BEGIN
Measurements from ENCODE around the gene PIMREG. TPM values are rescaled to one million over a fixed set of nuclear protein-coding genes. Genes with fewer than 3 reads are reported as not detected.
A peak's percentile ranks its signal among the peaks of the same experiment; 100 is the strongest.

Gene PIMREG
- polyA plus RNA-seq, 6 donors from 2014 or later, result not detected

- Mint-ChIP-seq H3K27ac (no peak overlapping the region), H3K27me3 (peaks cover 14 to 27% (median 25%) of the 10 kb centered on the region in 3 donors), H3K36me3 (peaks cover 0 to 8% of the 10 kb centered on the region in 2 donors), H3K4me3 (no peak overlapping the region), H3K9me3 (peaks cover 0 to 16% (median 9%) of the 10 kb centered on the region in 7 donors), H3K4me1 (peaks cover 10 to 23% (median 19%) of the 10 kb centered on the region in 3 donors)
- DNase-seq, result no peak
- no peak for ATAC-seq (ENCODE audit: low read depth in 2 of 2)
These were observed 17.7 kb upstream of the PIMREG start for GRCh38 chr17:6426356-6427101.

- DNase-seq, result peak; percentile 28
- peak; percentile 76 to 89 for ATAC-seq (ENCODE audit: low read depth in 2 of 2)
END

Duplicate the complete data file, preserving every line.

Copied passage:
Measurements from ENCODE around the gene PIMREG. TPM values are rescaled to one million over a fixed set of nuclear protein-coding genes. Genes with fewer than 3 reads are reported as not detected.
A peak's percentile ranks its signal among the peaks of the same experiment; 100 is the strongest.

Gene PIMREG
- polyA plus RNA-seq, 6 donors from 2014 or later, result not detected

- Mint-ChIP-seq H3K27ac (no peak overlapping the region), H3K27me3 (peaks cover 14 to 27% (median 25%) of the 10 kb centered on the region in 3 donors), H3K36me3 (peaks cover 0 to 8% of the 10 kb centered on the region in 2 donors), H3K4me3 (no peak overlapping the region), H3K9me3 (peaks cover 0 to 16% (median 9%) of the 10 kb centered on the region in 7 donors), H3K4me1 (peaks cover 10 to 23% (median 19%) of the 10 kb centered on the region in 3 donors)
- DNase-seq, result no peak
- no peak for ATAC-seq (ENCODE audit: low read depth in 2 of 2)
These were observed 17.7 kb upstream of the PIMREG start for GRCh38 chr17:6426356-6427101.

- DNase-seq, result peak; percentile 28
- peak; percentile 76 to 89 for ATAC-seq (ENCODE audit: low read depth in 2 of 2)